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Five new “Child-friendly spaces” for displaced population in Chad

© UNICEF Chad/2010/Nanguita
Children playing in the yard of one of the new "Child-friendly spaces" opened in Chad

Ndjamena, Chad, 10 August 2010 - UNICEF and one of its partners in Chad, INTERSOS, inaugurated this week five Child-Friendly spaces in the displaced sites around Koukou Angarana, in South-Eastern Chad.

Fatimé Ousmane, mother of five, explained that the Spaces will allow mothers to go and work with peace of mind. "When left alone, children are often exposed to many dangers and as mothers, we worry about them. We are impatient to see all activities start in the spaces", she said.

In the sites around Koukou Angarana, more than 50.000 displaced people have gathered since 2007, fleeing the insecurity at the border with Sudan and inter community fights. They are coping with extremely scarce resources and these spaces will offer moments of relief and fun to children who mostly haven’t been able to go to school.

The inauguration was attended by the Mayor of Koukou Angarana, the Chief of villages (heads of the displaced sites) and partners from the UN system as well as local NGOs. "Beyond Child-friendly Spaces, there is a whole process of community awareness on various issues relating to the protection of children and women", said Arnaud Quemin, UNICEF Chief in Goz Beida.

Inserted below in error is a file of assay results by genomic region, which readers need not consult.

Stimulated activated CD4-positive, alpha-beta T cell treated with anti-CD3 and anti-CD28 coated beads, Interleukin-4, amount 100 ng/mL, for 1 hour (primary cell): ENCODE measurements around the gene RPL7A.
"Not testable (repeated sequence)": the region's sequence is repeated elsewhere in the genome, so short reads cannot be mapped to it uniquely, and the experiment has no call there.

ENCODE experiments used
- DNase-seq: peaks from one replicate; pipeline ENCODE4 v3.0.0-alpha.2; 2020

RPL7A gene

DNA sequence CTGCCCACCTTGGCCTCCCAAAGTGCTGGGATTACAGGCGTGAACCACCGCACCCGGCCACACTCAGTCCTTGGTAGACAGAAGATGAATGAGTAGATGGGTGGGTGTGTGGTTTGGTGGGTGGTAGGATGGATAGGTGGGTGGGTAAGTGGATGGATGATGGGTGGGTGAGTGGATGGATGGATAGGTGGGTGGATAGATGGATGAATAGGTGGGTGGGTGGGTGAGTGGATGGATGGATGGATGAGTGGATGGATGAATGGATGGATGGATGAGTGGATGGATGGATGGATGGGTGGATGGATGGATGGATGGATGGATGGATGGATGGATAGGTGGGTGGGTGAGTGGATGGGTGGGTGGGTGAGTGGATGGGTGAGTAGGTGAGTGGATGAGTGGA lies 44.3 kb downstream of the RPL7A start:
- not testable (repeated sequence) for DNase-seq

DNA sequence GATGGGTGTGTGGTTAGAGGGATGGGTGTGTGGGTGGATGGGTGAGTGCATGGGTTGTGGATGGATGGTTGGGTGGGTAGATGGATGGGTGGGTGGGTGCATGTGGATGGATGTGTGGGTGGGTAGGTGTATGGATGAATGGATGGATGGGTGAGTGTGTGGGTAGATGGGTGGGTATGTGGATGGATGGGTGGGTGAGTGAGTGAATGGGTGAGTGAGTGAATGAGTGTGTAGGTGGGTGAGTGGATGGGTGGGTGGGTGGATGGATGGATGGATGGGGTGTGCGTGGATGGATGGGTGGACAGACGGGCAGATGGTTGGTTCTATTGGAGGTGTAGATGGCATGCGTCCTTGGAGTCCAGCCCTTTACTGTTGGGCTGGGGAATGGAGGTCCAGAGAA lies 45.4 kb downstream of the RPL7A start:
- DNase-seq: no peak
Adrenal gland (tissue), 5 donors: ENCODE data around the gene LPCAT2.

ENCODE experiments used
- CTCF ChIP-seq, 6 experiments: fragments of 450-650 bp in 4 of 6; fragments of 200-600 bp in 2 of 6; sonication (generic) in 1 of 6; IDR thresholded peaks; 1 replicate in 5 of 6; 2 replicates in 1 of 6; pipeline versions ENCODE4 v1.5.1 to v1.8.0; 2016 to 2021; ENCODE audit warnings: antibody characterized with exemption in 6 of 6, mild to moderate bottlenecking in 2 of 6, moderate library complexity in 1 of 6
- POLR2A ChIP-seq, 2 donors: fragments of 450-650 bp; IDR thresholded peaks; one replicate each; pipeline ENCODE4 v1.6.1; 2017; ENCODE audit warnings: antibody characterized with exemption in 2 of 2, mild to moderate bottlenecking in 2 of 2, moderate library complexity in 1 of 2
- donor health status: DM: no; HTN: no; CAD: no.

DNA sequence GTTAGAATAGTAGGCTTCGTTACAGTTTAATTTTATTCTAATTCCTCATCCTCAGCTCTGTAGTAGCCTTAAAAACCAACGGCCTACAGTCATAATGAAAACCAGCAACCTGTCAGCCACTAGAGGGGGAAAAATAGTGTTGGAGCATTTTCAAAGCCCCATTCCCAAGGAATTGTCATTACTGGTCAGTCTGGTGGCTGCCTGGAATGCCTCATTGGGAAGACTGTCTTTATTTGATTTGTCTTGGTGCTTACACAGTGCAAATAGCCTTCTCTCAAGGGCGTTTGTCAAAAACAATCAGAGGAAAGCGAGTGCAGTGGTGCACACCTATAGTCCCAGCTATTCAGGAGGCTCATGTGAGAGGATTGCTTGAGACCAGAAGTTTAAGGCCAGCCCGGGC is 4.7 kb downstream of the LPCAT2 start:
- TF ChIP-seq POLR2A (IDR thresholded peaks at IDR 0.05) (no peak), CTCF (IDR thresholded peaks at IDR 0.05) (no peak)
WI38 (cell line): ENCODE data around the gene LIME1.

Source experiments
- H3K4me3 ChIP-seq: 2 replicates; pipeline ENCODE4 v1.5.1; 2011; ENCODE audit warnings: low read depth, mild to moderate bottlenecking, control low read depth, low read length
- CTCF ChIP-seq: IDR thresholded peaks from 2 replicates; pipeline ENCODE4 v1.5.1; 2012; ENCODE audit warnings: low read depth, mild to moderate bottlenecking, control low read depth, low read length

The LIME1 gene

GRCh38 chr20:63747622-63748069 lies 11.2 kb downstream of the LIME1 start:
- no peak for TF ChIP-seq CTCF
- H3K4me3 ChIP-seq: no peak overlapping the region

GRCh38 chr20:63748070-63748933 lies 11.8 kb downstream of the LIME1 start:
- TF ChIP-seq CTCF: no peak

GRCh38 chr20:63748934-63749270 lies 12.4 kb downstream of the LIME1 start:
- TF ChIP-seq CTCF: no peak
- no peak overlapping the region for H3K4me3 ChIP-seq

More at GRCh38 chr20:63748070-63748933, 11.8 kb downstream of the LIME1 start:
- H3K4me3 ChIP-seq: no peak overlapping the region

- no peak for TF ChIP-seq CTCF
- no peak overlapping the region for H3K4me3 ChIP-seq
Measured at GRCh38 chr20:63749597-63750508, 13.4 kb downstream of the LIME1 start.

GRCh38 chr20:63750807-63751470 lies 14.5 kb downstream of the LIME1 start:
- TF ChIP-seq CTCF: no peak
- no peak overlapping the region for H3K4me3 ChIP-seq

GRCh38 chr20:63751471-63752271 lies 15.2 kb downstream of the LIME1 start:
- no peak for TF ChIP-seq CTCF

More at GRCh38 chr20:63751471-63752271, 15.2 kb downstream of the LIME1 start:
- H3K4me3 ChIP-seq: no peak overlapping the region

Many challenges had to be overcome by INTERSOS and UNICEF to be able to open these spaces in a remote area where insecurity remains a great concern for the population and the humanitarian community. An intense rainy season also caused major floods in the region.

In one of the sites, called Habilé 3, the Child-Friendly space couldn’t be opened on time. Despite these difficulties, the Child-Friendly Spaces will now be welcoming children in all other 4 sites (Habilé 1 and 2, Aradib 1 and 2) from 8 am every day but Sundays. In every space, children will be taken care of by one Protection officer and two animators, for games and educational activities.

As well as aiming to protect children, such spaces can also foster child development. "Here, we can start to promote a spirit of peace and tolerance and this is the pledge of a country of peace and tolerance", highlighted Elise Le Carrer who conducted this project for UNICEF partner INTERSOS.

An opinion shared by Nobyengar Nanguita, UNICEF Protection Officer in the Sila region. "We can start to change this generation and break this image of violence that has followed us, Chadians, since so many years", he said.

Child-friendly spaces are widely used by many agencies working in emergency situations or in areas of continuing crisis to provide temporary activities and support for children. They are recognised by UNICEF as a key child protection strategy.

By Mathias Gillman

 

 
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